SPECTRUM

Chemical Fact Sheet

Chemical Abstract Number (CAS #) 95578
CASRN 95-57-8
Synonyms2-CHLOROPHENOL
2-chloro-1-hydroxybenzene; Septi-Kleen,Pine-O Disinfectant
Molecular FormulaC6H5C1O

Link to the National Library of Medicine's Hazardous Substances
Database for more details on this compound.

UseORGANIC SYNTHESIS (DYES) CHEM INT-EG, FOR HIGHER CHLORINATED PHENOLS (UNISOLATED); COMPONENT OF DISINFECTANT FORMULATIONS (AS CHLOROPHENOL); CHEM INT FOR PHENOLIC RESINS (POSSIBLE USE); SOLVENT FOR POLYESTER FIBERS (POSSIBLE USE) Intermediate in the manufacture of dyestuffs, higher chlorophenols, and preservatives. Catechol production ... Utilized in a process for extracting sulfur and nitrogen cmpd from coal. [R4] THE ORTHO ISOMER ... HAS SHOWN EXCELLENT KILLING ACTION WITHIN A FEW HR AGAINST VARIOUS ASCARID EGGS & LARVAE ON SOIL, BRICK, CONCRETE, METAL, & WOOD SURFACES AS A 1-5% EMULSION. SOIL STERILANT Used as a disinfectant/bacteriocide/germicide for animal pathogenic bacteria (gram negative and gram positive vegetative) in or on: household premises, sickroom equipment, sickroom premises, swimming pool related surfaces, commercial premises, industrial premises, institutional premises, bathroom premises, urinals, water closets, and garbage containers. /Septi-Kleen/ [R2] Used as a disinfectant/bacteriocide/germicide for animal pathogenic bacteria on bathroom premises or in toilet bowls and urinals. /Pine-O Disinfectant/ [R2]
Apparent Color LIGHT AMBER LIQUID ; COLORLESS TO YELLOW BROWN LIQUID
OdorUNPLEASANT PENETRATING ODOR
Boiling Point 174.9 DEG C @ 769 MM HG
Melting Point 9.3 DEG C
Molecular Weight 128.56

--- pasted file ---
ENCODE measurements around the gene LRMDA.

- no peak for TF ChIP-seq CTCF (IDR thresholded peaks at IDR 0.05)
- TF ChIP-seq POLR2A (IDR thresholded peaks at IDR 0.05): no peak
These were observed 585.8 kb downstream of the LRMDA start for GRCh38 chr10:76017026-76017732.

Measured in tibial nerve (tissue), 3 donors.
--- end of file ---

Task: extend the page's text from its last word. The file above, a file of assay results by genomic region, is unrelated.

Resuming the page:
MiscDENSITY: 1.2634 @ 20 DEG C/4 DEG C 3.2x10-9 at 25 deg C pKa= 8.52 10,341.1 GCAL/GMOLE log Kow= 2.15 PH: weakly acidic SOLUBILITY: SOL IN ALC; ACETONE; BENZENE ; SOL IN AQ SODIUM HYDROXIDE ; 2.85 PARTS SOL IN 100 PARTS WATER @ 20 DEG C ; SOL IN ETHER; CAUSTIC ALKALI SOLUTIONS MAX ABSORPTION (ALCOHOL): 216 NM (LOG E= 3.81); 274.5 NM (LOG E= 3.37); 280 NM SHOULDER (LOG E= 3.30), SADTLER REF NUMBER: 2800 (IR, PRISM); 343 (IR, GRATING) ; Index of refraction: 1.5524 @ 20 deg C ; INDEX OF REFRACTION: 1.5565 @ 25 DEG C/D, 1.5473 @ 40 DEG C/D ; IR: 6193 (Coblentz Society Spectral Collection) ; UV: 772 (Sadtler Research Laboratories Spectral Collection) ; NMR: 1209 (Sadtler Research Laboratories Spectral Collection) ; MASS: 552 (Atlas of Mass Spectral Data, John Wiley & Sons, New York) ; Intense mass spectral peaks: 128 m/z (100%), 64 m/z (52%), 130 m/z (32%), 63 m/z (26%) 42.25 DYNES/CM @ 12.7 DEG C Vapor pressure= 2.2 mm Hg at 20 deg C (calculated) 4.11 CP @ 25 DEG C MP: 7 DEG C (ALPHA), 0 DEG C (BETA), 4.1 DEG C (GAMMA) DIPOLE MOMENT IN BENZENE: 1.33 D Medicinal, empyrumatic odor /Chlorophenols/ VAPOR PRESSURE: 1 MM HG @ 12.1 DEG C CAUTION: INGESTION CAUSES INCR THEN DECR OF RESPIRATION, BLOOD PRESSURE, URINARY OUTPUT; FEVER; INCREASED BOWEL ACTION; MOTOR WEAKNESS; COLLAPSE WITH CONVULSIONS & DEATH. CAUSES LUNG, LIVER, KIDNEY DAMAGE, CONTACT DERMATITIS. ... DUST CAUSES SNEEZING. ACUTE EXPOSURES BY ALL ROUTES ... MAY CAUSE MUSCULAR WEAKNESS, GASTROENTERIC DISTURBANCES, SEVERE DEPRESSION, COLLAPSE ... ALTHOUGH EFFECTS ARE PRIMARILY ON CENTRAL NERVOUS SYSTEM, EDEMA OF THE LUNG & INJURY OF ... PANCREAS AND SPLEEN ALSO MAY OCCUR. ORALLY 8 G OR MORE PRODUCES RAPID CIRCULATORY COLLAPSE, DEATH. CHRONIC POISONING FROM ORAL OR PERCUTANEOUS ABSORPTION MAY PRODUCE DIGESTIVE DISTURBANCES, NERVOUS DISORDERS WITH FAINTNESS, VERTIGO, MENTAL CHANGES, SKIN ERUPTIONS, JAUNDICE, OLIGURIA, UREMIA. ... GENERAL PROTOPLASMIC POISON. SYMPTOMATOLOGY: 1. Burning pain in mouth and throat. White necrotic lesions in mouth, esophagus, and stomach. Abdominal pain, vomiting, ... and bloody diarrhea. 2. Pallor, sweating, weakness, headache, dizziness, tinnitus. 3. Shock: Weak irregular pulse, hypotension, shallow respirations, cyanosis, pallor, and a profound fall in body temperature. 4. Possibly fleeting excitement and confusion, followed by unconsciousness ... 5. Stentorous breathing, mucous rales, rhonchi, frothing at nose and mouth, and other signs of pulmonary edema are sometimes seen. Characteristic odor of phenol on the breath. 6. Scanty, dark-colored ... urine ... moderately severe renal insufficiency may appear. 7. Methemoglobinemia, Heinz body hemolytic anemia and hyperbilirubinemia have been reported ... 8. Death from respiratory, circulatory or cardiac failure. 9. If spilled on skin, pain is followed promptly by numbness. The skin becomes blanched, and a dry opaque eschar forms over the burn. When the eschar sloughs off, the brown stain remains. /Phenol/ TOXIC BY SKIN ABSORPTION, INHALATION, OR INGESTION. ADDITIONAL CHLORINATION APPEARS TO ENHANCE TOXICITY. /CHLOROPHENOLS/ IN RATS ORAL, SUBCUTANEOUS, AND INTRAPERITONEAL LETHAL DOSES OF THE CHLOROPHENOLS PRODUCE SIMILAR SIGNS OF POISONING. ORAL ADMINISTRATION, HOWEVER, RESULTS IN FATAL POISONING IN SMALLER DOSAGE AND IN A SHORTER PERIOD OF TIME THAN SC ADMINISTRATION. /CHLOROPHENOLS/ /RATS EXHIBIT/ RESTLESSNESS AND AN INCREASED RATE OF RESPIRATION APPEAR A FEW MIN AFTER ADMINISTRATION OF O- ... CHLOROPHENOL ... FOLLOWED ... BY ... DEVELOPING MOTOR WEAKNESS. TREMORS, CLONIC CONVULSIONS ( ... CAN BE INDUCED BY NOISE OR TOUCH), DYSPNEA AND COMA SET IN PROMPTLY AND CONTINUE UNTIL DEATH. IN THE RAT, MONOCHLOROPHENOLS CAUSED MARKED INJURY TO KIDNEYS WITH RED BLOOD CELL CASTS IN TUBULES, FATTY INFILTRATION OF LIVER, AND HEMORRHAGES IN INTESTINES. /MONOCHLOROPHENOLS/ O-CHLOROPHENOL INHIBITED RAT GROWTH, INCR RATIO BETWEEN LIVER WT & BODY WT. IT ALSO DECR HB CONTENT, HEMATOCRIT, & ADENOSINE/GUANOSINE RATIOS OF BLOOD. INHIBITION OF LIVER MITOCHONDRIAL RESPIRATION, DECR OF CYTOCHROME P450, LIVER DAMAGE & BONE MARROW CHROMOSOME ABERRATIONS WERE ALSO NOTED. [R16] The acute oral toxicity, repellency and hazard potential of 2-chlorophenol to one or more of 68 species of wild and domestic birds was determined by standardized testing procedures. Redwinged blackbirds were the most sensitive of the bird species tested. [R17] Litter sizes of rats exposed to 500 ppm 2-chlorophenol were decr, esp in groups exposed prenatally. The number of stillborn pups was incr in rats that received 500 ppm. [R18] Female rats were exposed to 0, 5, 50, or 500 ppm 2-chlorophenol from weaning to 3 wk post parturition after breeding at 90 days of age. Progeny were weaned at 3 wk of age and continued on chlorophenol treatment for 10 wk at which time major immune functions were tested. Immune responses in treated rats were not significantly different from controls. [R19] Weanling female Sprague-Dawley rats were given 5 ppm, 50 ppm, or 500 ppm of 2-chlorophenol in drinking water from 3 wk of age through breeding and parturition. The females were bred to untreated males at 90 days of age and the offspring were studied (prenatal exposure experiment or group 1). In another experiment, the rats were treated in the same manner but the exposure was continued throughout lactation and weaning until the termination of the experiment at about 24 mo (pre and postnatal exposure experiment or group 2). Each treatment group consisted of 12-22 breeding females and 48-52 offspring (both sexes). In group 1 (prenatal exposure), litter sizes of rats treated with 500 ppm 2-chlorophenol were significantly smaller than controls. The percent of stillborn pups was significantly increased at the same concentration. In group 2 (pre and postnatal exposure), serum antibody levels to bovine serum albumin in 2-chlorophenol treated rats averaged less than controls. Body, liver, and spleen weights of rats exposed to 2-chlorophenol were greater than controls. Tumor incidence, latency, or type in 2-chlorophenol-exposed male and female rats in group 2 was not different from that in controls. The number of red blood cells and hemoglobin levels were generally increased in the rats treated with 500 ppm 2-chlorophenol when compared with controls. [R20] Irritant dose white rabbit ocular 0.15 ml of 1% aq soln caused slight hyperemia, 0.15 ml of 2% soln ... produced ... moderate to severe hyperemia, mild to moderate edema, cloudy cornea and exudation ... The changes induced by the one and two percent solutions became evident after five minutes, were most intense after 5 hr, and subsided by 96 hr post admin ... A 0.1 ml injection of the solutions ... produced mild inflammation after 24 and 72 hr. /Chlorinated phenols/ [R21] Effect (expressed as percent of control) of 2-chlorophenol (1x10-4 M) on enzyme activities of isolated bovine lenses: Lactic dehydrogenase 94.0; Malate dehydrogenase 64.4; Sorbitol dehydrogenase 91.9; Glucose-6-phosphate dehydrogenase 129.9; Fructose-diphosphate aldolase 80.4; Pyruvate kinase 92.9; Glutamate-oxalacetase-transminase 92.7; Glutamate-pyruvate-transminase 142.9. [R22] EC50 Chlorella pyrenoidosa (algae) 500,000 ug/l, complete destruction of chlorophyll. /Conditions of bioassay not specified/ /Monochlorophenols/ [R23] ID50 (concn of chlorophenol required to produce a 50% inhibition in the production of ATP) rat liver mitochondria 520 uM. [R24] LD50 Rat oral 670 mg/kg. /From table/ [R25] LD50 Rat sc 950 mg/kg. /From table/ [R25] LD50 Albino Rat ip 230 mg/kg (minimum lethal dose). /From table/ [R26] LD50 Mouse oral 670 mg/kg /From table/ [R27] LD50 Rabbit dermal 740-2,670 mg/kg /From table/ [R28] LC50 Daphnia magna (Cladoceran) 2580 ug/l/96 hr /Conditions of bioassay not specified/ [R29] LC50 Carassius auratus (goldfish) 12,370 ug/l/96 hr /Static, unmeasured bioassay/ [R30] LC50 Pimephales promelas (fathead minnow) 11,630 ug/l/96 hr /Static, unmeasured bioassay/ [R30] LC50 Poecilia reticulata (guppy) 20,170 ug/l/96 hr /Static, unmeasured bioassay/ [R31] LC50 Lepomis machrochirus (bluegill) 6,590 ug/l/96 hr /Static, unmeasured boiassay/ [R32] LD50 Redwinged blackbird oral > 113 mg/kg [R17] ABSORBED FROM ... GASTROINTESTINAL TRACT & ... PARENTERAL SITES OF INJECTION. ... EXCRETED AS CONJUGATES OF SULFURIC & GLUCURONIC ACID. ... URINE DARKENS AFTER STANDING. /CHLOROPHENOLS/ MAY BE ABSORBED THROUGH SKIN. O-CHLOROPHENOL YIELDS O-CHLOROANISOLE IN GUINEA PIGS: AXELROD J, DALY J; J BIOCHIM BIOPHYS ACTA 159: 472 (1969). /IN RABBITS/ O-CHLOROPHENOL YIELDS 3-CHLOROCATECHOL: DALY J ET AL; J MED CHEM 8: 153 (1965). YIELDS O-CHLOROPHENYL-BETA-D-GLUCURONIDE & O-CHLOROPHENYL SULFATE: SPENCER B, WILLIAMS RT; BIOCHEM J 47: 279 (1950). O-CHLOROPHENOL YIELDS CHLOROQUINOL PROBABLY IN RATS: SULLIVAN HR ET AL; XENOBIOTICA 1: 621 (1971). The urinary and biliary excretion of (14)C-labeled o-chlorophenol were investigated in 12 species of freshwater fish when immersed in sublethal concentrations of the cmpd in the aquarium water for 48 hr. o-Chlorophenol sulfate and o-chlorophenol glucuronide were detected in both the aquarium water and the bile of all the fish species. [R33] ... Various chlorophenols are formed as intermediate metabolites during the microbiological degradation of the herbicides 2,4-D & 2,4,5-T and the pesticides Silvex, Ronnel, lindane, and benzene hexachloride. /Chlorophenols/ [R34] Mammalian metabolism of chlorobenzene yields 2-chlorophenol as /one of/ the major products. [R35] IT HAS BEEN POSTULATED THAT THE CONVULSANT ACTION OF THE LOWER CHLORINATED PHENOLS IS DUE TO AN UNDISSOCIATED MOLECULE. /CHLOROPHENOLS/ In cats ... produces an increase in the amount of neurotransmitter released at the nerve synapse. /Monochlorophenols/ [R36] Weak uncoupler of oxidative phosphorylation. [R37] /2-Chlorophenol is a/ weak convulsant. [R38] Tumor incidence incr (69%) in rats receiving 2-chlorophenol (5 ppm) and ethylnitrosourea, as compared to 58% for rats receiving ethylnitrosourea only. The effects of 2-chlorophenol on reproduction might be related to the transplacental transfer of 2-chlorophenol. [R18] Release of 2-chlorophenol to the environment will occur through its use as a synthetic intermediate primarily for dyes and higher chlorinated phenols. Since the pKa of 2-chlorophenol is 8.52 it will exist in water and moist soils in a partially dissociated state which may effect its transport and reactivity in the environment. If it is released to the soil it will be expected to show low to moderate adsorption to the soil based on estimated Koc's and may leach to the groundwater. Hydrolysis in soil can not be important. Biodegradation in soils may be important with loss of 94% reported for 2-chlorophenol incubated in non-sterile clay loam soil at 4 deg C in 6.5 hr vs 1% loss in sterile soil in 12 days. If 2-chlorophenol is released to water it may adsorb to sediments. It will not be expected to bioconcentrate in aquatic organisms and will not chemically hydrolyze. It will be susceptible to photolysis near the surface of waters and biodegradation should be an important fate process with complete removal reported in 13 and 36 days in die-away tests using 2 raw river waters, 15 days in 2 river waters seeded with water from previous die-away tests, and 15 days in acclimated river water. Evaporation from water may be an important transport process with a half-life of 3.3 days estimated for evaporation from a river 1 m deep, flowing at 1 m/sec with a wind velocity of 3 m/sec. If 2-chlorophenol is released to the atmosphere it may be susceptible to photolysis and reaction with NO in polluted air. The estimated vapor phase half-life in the atmosphere is 1.96 days mainly as a result of addition of ozone to the aromatic ring. Exposure to 2-chlorophenol from environmental sources may occur through the ingestion of contaminated drinking water where 2-chlorophenol is formed by chlorination of water containing phenol. Occupational exposure may occur from its use as a synthetic intermediate primarily for dyes and higher chlorinated phenols. (SRC) 2-Chlorophenol is a synthetic organic compound and has no known natural sources. (SRC) Inadvertant synthesis of 2-chlorophenol is due to the chlorination of phenol in effluents and drinking water sources. [R39] 2-CHLOROPHENOL IS A WASTEWATER CHLORINATION PRODUCT. Release of 2-chlorophenol to the environment will occur through its use as a synthetic intermediate primarily for dyes and higher chlorinated phenols(1,SRC). [R40] Chlorination of polluted & natural water can produce ... chlorophenols which /are/ undesirable substances in drinking water. /Chlorophenols/ [R41] TERRESTRIAL FATE: If 2-chlorophenol is released to the soil it will be expected to show low to moderate adsorption to the soil based on estimated Koc's and may leach to the groundwater. Hydrolysis in soil will not be important. Biodegradation in soils may be important with loss of 94% reported for 2-chlorophenol incubated in non-sterile clay loam soil at 4 deg C in 6.5 hr vs 1% loss in sterile soil in 12 days(1). Since the pKa of 2-chlorophenol is 8.52(2), it will exist in moist soils in a partially dissociated state which may effect its transport and reactivity(SRC). [R42] AQUATIC FATE: If 2-chlorophenol is released to water it may adsorb to sediments based on experimental Koc's although estimated Koc's predict this adsorption will be low to moderate. It will not be expected to bioconcentrate in aquatic organisms and will not hydrolyze. It will be susceptible to photolysis near the surface of waters and biodegradation should be an important fate process with complete removal reported in 13 and 36 days in die-away tests using two raw river waters(2) and 15 days in acclimated river water(1). Addition of seed water from prior die-away testing led to faster complete removal of 2-chlorophenol in one of the two raw river waters to which seed had been added (15 days with seed vs 36 days without)(2). Evaporation from water may be an important transport process with a half-life of 3.3 days estimated for evaporation from a river 1 m deep, flowing at 1 m/sec with a wind velocity of 3 m/sec. Since the pKa of 2-chlorophenol is 8.52(3), it will exist in water and sediment in a partially dissociated state which may effect its transport and reactivity in the environment(SRC). [R43] ATMOSPHERIC FATE: If 2-chlorophenol is released to the atmosphere it may be susceptible to photolysis and reaction with NOx in polluted air. The estimated vapor phase half-life in the atmosphere is 1.96 days as a result of addition of ozone to the aromatic ring(1). Washout may be an important transport removal process(SRC). [R44] Studies on the aerobic and anaerobic degradation of selected chlorophenols were carried out using clay loam soil containing no added nutrients. o-Chlorophenol was rapidly degraded by microorganisms. [R45] ... 2-Chlorophenol was degraded by several Pseudomonas species isolated from soil. [R46] Complete removal of 2-chlorophenol at 1 ppm concn in 15 days reported in acclimated river water. Recovery of residual 2-chlorophenol (days) in river die-away tests using Great Miami River water was 980 ppb(0 days), 810 ppb (6 days), 710 ppb (23 days), 0 ppb (36 days), and in the Little Miami River was 890 ppb (0 days), 870 ppb (6 days), 480 ppb (13 days), 0 ppb (15 days)(6). Addition of seed water from prior die-away testing led to faster complete removal in seeded vs unseeded Great Miami River water (15 days vs 36 days), whereas time for complete removal in seeded Little Miami River water was nearly the same as that in unseeded water (15 days vs 13 days)(6). Loss of 94% reported for 2-chlorophenol incubated in non-sterile clay loam soil at 4 deg C in 6.5 hrs vs 1% loss in sterile soil in 12 days(2). Complete removal reported in 14 and 47 days in Dunkirk and Mardin silt loam suspensions, respectively(3). Degradation (degr) of 67% 2-chlorophenol reported in 10 days upon percolation through Rothamsted clay; degr was faster upon redose(4). Evolution of 13% and 25% theoretical CO2 in 1 and 10 weeks in para-brown soil reported(5). Complete disappearance of 2-chlorophenol was reported in aerobic columns of aquifer material contaminated by landfill leachate in 6 days for acclimated columns and 9 days in unacclimated columns; under anaerobic conditions degr occurred only with aquifer material from an actively methanogenic site(7). Complete loss of 2-chlorophenol reported in sediment from farm stream at 20 deg C in 10-15 days vs 19% in 30 days in sterile sediments(2). Complete degradation reported in 3 days in acclimated sludge(8); 0% theoretical BOD in 11-19 days with wastewater seed(9); 100% deg (5 ppm) and 0% deg (10 ppm) with activated sludge(9); 95.6% removal in 6 hr of 200 ppm with acclimated activated sludge(10). Incubation of 2-chlorophenol with sewage sludge under anaerobic conditions gave the following results: complete disappearance of 2-chlorophenol in 6 weeks with no lag period using unacclimated sludge; approximately 100% loss of 2-chlorophenol in 4 or 32 days with no lag period using sludge acclimated to 2- or 4-chlorophenol; in 14C-labelled-2-chlorophenol experiments in anaerobic sludge acclimated to 2-chlorophenol, >90% of total (14)C added was recovered as (14)CH4 and (14)CO2(11). [R47] UV irradiation of 2-chlorophenol produced catechol and/or 2,2-dihydroxydiphenyl. [R48] In sterile silica sand, o-chlorophenol underwent rapid non-biological degradation. [R45] Hydrolysis will not be important under normal environmental conditions(1). Since the pKa of 2-chlorophenol is 8.52(2), 2-chlorophenol will exist in a partially dissociated state in water and moist soils and therefore, its transport should be affected by pH. Photolysis also should be affected by pH as demonstrated by the fact that the quantum yields for the disappearance of the undissociated form was 10 times less (quantum yield (qy), 0.03-0.04) than that for the dissociated form (qy,0.30) when 2-chlorophenol was irradiated at 296 nm in aqueous solution at pH 8-13; the main product of photolysis from the undissociated form was pyrocatechol and cyclopentadienic acid from the dissociated form(3). 2-Chlorophenol (4.46X10-5 mol) reacted with 1 ml NOx in 1 l air for 5 hr to give the 4 and 6-nitro-2-chlorophenol adducts in 36% and 30% yields, respectively(5). The estimated vapor phase half-life in the atmosphere as a result of addition of photochemically produced hydroxyl radicals to the aromatic ring is 1.96 days(4). [R49] bluegill sunfish, 214(1); goldfish, 7.1(2). Using a reported solubility of 28,500 ppm at 20 degC(3) and a reported log octanol/water partition coefficient of 2.15(4), BCF's of 1.9 and 25 were estimated, respectively(5,SRC). Based on these experimental and estimated BCF, 2-chlorophenol will not be expected to bioconcentrate in aquatic organisms(SRC). [R50] Koc: Sediments, fine, 4890, coarse, 3990(1); clay loam soil, 51.1(6). Adsorption to the organo-clay Bentone 24 has been shown to be pH sensitive for 4-chlorophenol; 2-chlorophenol was 76.6% adsorbed by Bentone 24 in aqueous solution at pH 7.8 and 15% adsorbed by Bentone 18c at pH 7.6(5). Using a reported solubility of 28,500 ppm at 20 deg C(2) and a reported log octanol/water partition coefficient of 2.15(3), Koc's of 15 and 352 were estimated, respectively(4,SRC). [R51] Half-lives for evaporation of 2-chlorophenol from stirred and static water at a depth of 0.38 cm at 23.8 deg C were 1.35 and 1.60 hr, respectively(1). Using a reported solubility of 28,500(2) and a reported calculated vapor pressure of 2.2 mm Hg at 20 deg C(3), Henry's Law constant of 1.3X10-5 atm-cm/mol was calculated(4,SRC). Using this calculated Henry's constant a half-life of 3.3 days was estimated for evaporation from a river 1 m deep, flowing at 1 m/sec with a wind velocity of 3 m/sec(3,SRC). [R52] Determination of pollution levels of phenols ... and chlorophenols in sewage, stream water and tap water in the vicinity of Seoul (Korea) from Jan-Sept, 1979 was studied. By chlorination of phenol with hypochlorite, o-chlorophenol was predominantly produced at concentration of less than 10 ppm of free chlorine. [R41] Monochlorophenols were found in surface waters in the Netherlands at concn of 2 to 20 ug/l /Monochlorophenols/ [R53] DRINKING WATER: Identified, not quantified: in drinking water(1); in finished drinking water(2). [R54] GROUNDWATER: Melbourne, Australia, 1973 and 1975, 4 bore hole samples from aquifer polluted by chemical company waste ponds, 3 pos, identified, not quantified(1). [R55] SURFACE WATER: USEPA STORET database, 814 samples, 0.2% pos, median, <10 ppb(1). Great Lakes basin ecosystem, lakes Erie and Michigan basins, 0% pos(2). Netherlands: Rhine River, 1974, avgs 3-20 ppb(3), 1976, 206 grab samples, 2% pos, max 2.3 ppb, 1977, not detected(nd)(4); River Meuse at Eijsden, 1974, avgs 2-20 ppb(3), 1976 and 1977, nd(4). Netherlands, March 1979-March 1980, Ijssel River near Kampen, 13 samples, 7.7% pos, max 0.6 ppb(5). Rhine River, km 865, 1978, <0.1 ppb, 1979, <1 ppb(6). [R56] In Illinois, on June 20, 1980, o-chlorophenol was found in the pH 6 extract of the effluent at the Sauget wastewater treatment plant (wastewater from a heavy chemical plant; manufactures of alloy & metal tubing). [R57] USEPA STORET database: 1,312 samples, 1.5% pos, median, <10 ppb(2). US National Urban Runoff Program, through July 1982, 15 cities, 6.7% pos, 86 samples, 1% pos samples, 2 ppb(1). Secondary sewage effluent, 1.7 ppb, herbicide production waste, 2.88 ppb(3). Detected, not quantified in Love Canal water, sediment and/or soil(4). Extract from effluent from test hazardous waste incinerators, 5 extracts, 40% pos, 6.9 and 13 ppb(5). Municipal treatment plants, July 1978, identified at <10 ppb in primary effluents from Los Angeles (LA) and San Diego, and secondary effluents from Orange County and LA(6). Identified, not quantified, industrial effluents(7). [R58] Present in sewage effluents at 1.7 ug/l SEDIMENTS: USEPA STORET database: 308 samples, 1% pos, median, <1000 ppm(1). [R59] Contamination of soil and water in the vicinity of 2 sawmills using preservative against blue staining fungi that contained chlorophenols was studied. The soil around the treatment basins contained up to 70 mg chlorophenols/kg and that in the storage area for treated lumber up to 6 mg/kg. Contamination extended to a depth of at least 2 m near the treatment basins. [R60] MAY BE ABSORBED THROUGH SKIN. General exposure to 2-chlorophenol may occur through the ingestion of contaminated drinking water where 2-chlorophenol is formed during the chlorination treatment. Occupational exposure may also occur that is related to its use as a synthetic intermediate primarily for dyes and higher chlorinated phenols. (SRC) A level of 20 ug/l in water consumed at a rate of 2 l/day by a 70 kg individual, would result in a daily exposure of 0.57 ug/kg. /Chlorophenol/ [R61] 934 employees are exposed according to a NOES Survey which accounted only for 2-chlorophenol in 2-chlorophenol-labeled containers(1). A National Occupational Hazard Survey (NOHS) from 1972-1974 estimates that 495 workers are exposed(2). [R62] Traces of phenols in auto exhaust and tobacco smoke were collected by using a fritted bubbler with 10 ml of 0.12% sodium hydroxide soln. ... /Phenols/ [R66] EPA Method 8040: Phenols. For the detection of phenolic compounds, a representative sample (solid or liquid) is collected in a glass container equipped with a Teflon-lined cap. Care is taken to avoid sample contact with any plastic. Maximum sample holding time after extraction is 40 days. [R67] AN ANALYTICAL METHOD IS DESCRIBED FOR CAPILLARY GAS CHROMATOGRAPHIC DETERMINATION, AFTER DERIVATIZATION, OF 19 INDIVIDUAL CHLOROPHENOLS (INCLUDING 2, 3, & 4-CHLOROPHENOLS). MINIMUM DETECTABLE AMT FOR MONOCHLOROPHENOLS WAS 2 UG/L. RIVER RHINE & DUTCH SURFACE WATERS WERE ANALYZED. [R68] A method is presented for the simultaneous determination of a wide range of carboxylic acids and phenols, one being 2-chlorophenol, in water. Extractive alkylation is used with the tetrabutylammonium ion as counter ion and pentafluorobenzylbromide as alkylating agent. Extracts are analyzed by glass capillary gas chromatography and electron capture detection. Using a 1 ml water sample, the detection limit is 1-10 ug/l. [R69] Traces of phenols in auto exhaust and tobacco smoke were collected by using a fritted bubbler with 10 ml of 0.12% sodium hydroxide soln & determined by reversed phase high performance liquid chromatography via derivatization with p-nitrobenzenediazonium tetrafluoroborate in aqueous medium at pH 11.5. The analytical columns were packed with LiChrosorb RP-18 (5 um) and with Polygosil 60-5C18, and the mobile phase was 85% methanol/15% water. The detection limits of the phenols were 0.05-2.0 ng. /Phenols/ [R66] Detection of 2-chlorophenol in water samples was determined as 4-aminoantipyrene derivative by high performance liquid chromatography. [R70] A reversed phase HPLC (high pressure liquid chromatography) method for resolution of phenolic compounds (pollutants), one being 2-chlorophenol, was presented. A new derivatization reaction was developed employing diazotized 4-amino-benzonitrile, which reacted also with p-substituted phenols. The products of the reaction could be extracted in n-butanol, allowing preconcentration and clean-up steps. [R71] Chlorophenols were separated by high-performance liquid chromatography with UV detection (280 nm) in conjunction with electrochemical detection. /Chlorophenols/ [R72] Detection of trace chlorophenol residues in environmental samples by quadrupole mass spectrometry with selected ion monitoring is described. /Chlorophenols/ [R73] High performance liquid chromatography separation by isocratic elution of a wide range of substituted phenols, incl the priority pollutants, was investigated. /Substituted phenols/ [R74] Detection limits by TLC are described for substituted phenols in water. /Substituted phenols/ [R75] Recovery of phenols from water by continuous steam distillation extraction was discussed. /Phenols/ [R76] GAS CHROMATOGRAPHIC ANALYSIS OF TRACE PHENOLS ... BY DIRECT ACETYLATION IN AQUEOUS SOLUTION. STABLE ACETATE ESTER CAN BE ANALYZED USING STD GAS CHROMATOGRAPHY COLUMNS SUCH AS OV-17 OR OV-101, ND. /PHENOLS/ [R77] A LIQUID CHROMATOGRAPHIC SYSTEM, CAPABLE OF SELECTIVELY DETECTING INDIVIDUAL PHENOLIC COMPOUNDS AT 1 PPB LEVELS IN WATER IS DESCRIBED. A POLYMERIC CATION EXCHANGE RESIN COLUMN, ACIDIC ACETONITRILE WATER ELUENT & AN ELECTROCHEMICAL DETECTOR CONTAINING UNIQUE C-BLACK/POLYETHYLENE TUBULAR ANODE ARE EMPLOYED. 1 PPB LEVELS WERE DETECTED. /PHENOLIC CMPD/ [R78] A gas liquid chromatographic procedure is described for the identification of 32 substituted phenols. This method involves a simple and reproducible derivation step which forms stable phenol pentafluorobenzyl ethers for which the electron capture detector is highly sensitive. /Substituted phenols/ [R79] Direct determination of trace amounts of chlorophenols in freshwater, waste water and seawater was studied. /Chlorophenols/ [R80] Separation of free chlorophenol isomers on non-polar and polar quartz capillary columns was studied. /Chlorophenol isomers/ [R81] Determination of chlorinated phenols in water, wastewater, and wastewater sludge by capillary GC/ECD /Chlorinated phenols/ [R82] EPA Method 8040: Phenols. Samples are extracted using the appropriate techniques and are analyzed by gas chromatography using the solvent flush technique, with detection achieved with a flame ionization detector (FID). For the preparation of pentafluorobenzylbromide (PFB) derivatives, additional cleanup procedures for electron capture gas chromatography is proivded. Under the prescribed conditions, 2-chlorophenol has a detection limit of 0.31 ug/l, a limit for the standard deviation of four measurements of 27.0 ug/l, and a range of the average recovery of 54.1-110.2 ug/l. [R67] EPA Method 604 A gas chromatography method for the analysis of 2-chlorophenol in municipal and industrial discharges, consists of a glass column, 1.8 m x 2 mm ID, packed with Supelcoport (80/100 mesh) coated with 1% SP-1240DA, with flame ionization detection, and nitrogen as the carrier gas at a flow rate of 30 ml/min. A sample injection volume of 2 to 5 ul is suggested, the column injection temperature is 80 deg C programmed immediately at 8 deg C/min to a final temperature of 150 deg C. This method has a detection limit of 0.31 ug/l and an overall precision of 0.16 times the average recovery + 1.41, over a working range of 12.0 to 450 ug/l. [R83] This method is a direct aqueous-injection procedure for the gas-liquid chromatographic determination of ... dichlorophenols in water using a flame ionization detector. The method may be applied to samples containing more than 1 mg phenolic compounds/l. This method specifies a single gas-liquid chromatographic column for the separation of phenolic compounds and a flame ionization detector for their measurement. The peak area of each component is measured and compared with that of a known standard to obtain quantitative results. ... Compound identification is based on retention time; retention time of all compounds is relative to phenol. Using this method, 2-chlorophenol has a relative retention time of 0.8 min in column 1 (at 210 deg C) with a calibration factor of 86.7 ng/sq in and a relative retention time of 0.6 min in column 2 (at 188 deg C) with a calibration factor of 44.8 ng/sq in. [R84] A hydrolyzed urine sample (human) is analyzed by gas chromatography and liquid chromatography with electrochemical detection and the results compared. The method is sensitive to chlorophenols at the low ppb range. /Chlorophenols/ [R85] Detection of trace chlorophenol residues in biological samples by quadrupole mass spectrometry with selected ion monitoring is described. Phenol concn as low as 1.0 pmol/ml urine (human) gave peaks that were readily discernible by selected ion monitoring. /Chlorophenols/ [R73] GAS CHROMATOGRAPHIC DETERMINATION OF PHENOLIC COMPOUNDS ... IN URINE OF INDUSTRIALLY EXPOSED WORKERS WAS PERFORMED BY GC ON GLASS COLUMN CONTAINING 60/80 MESH TENAX GC USING FLAME IONIZATION DETECTORS. THE DETECTION LIMITS IN URINE RANGE FROM 0.1 MG/L URINE FOR PHENOL TO 1 MG/L FOR THE DI & TRICHLOROPHENOLS. /CHLORINATED PHENOLIC CMPD/ [R86] CHLORINATED PHENOLS IN URINE ARE ISOLATED BY SORPTION ONTO SMALL COLUMN OF MACRORETICULAR RESIN. THE PHENOLS WERE ELUTED FROM COLUMN WITH 2-PROPANOL IN HEXANE; SOLN CONCENTRATED & THE PHENOLS WERE SEPARATED & ANALYZED BY GC. /CHLORINATED PHENOLS/ [R87]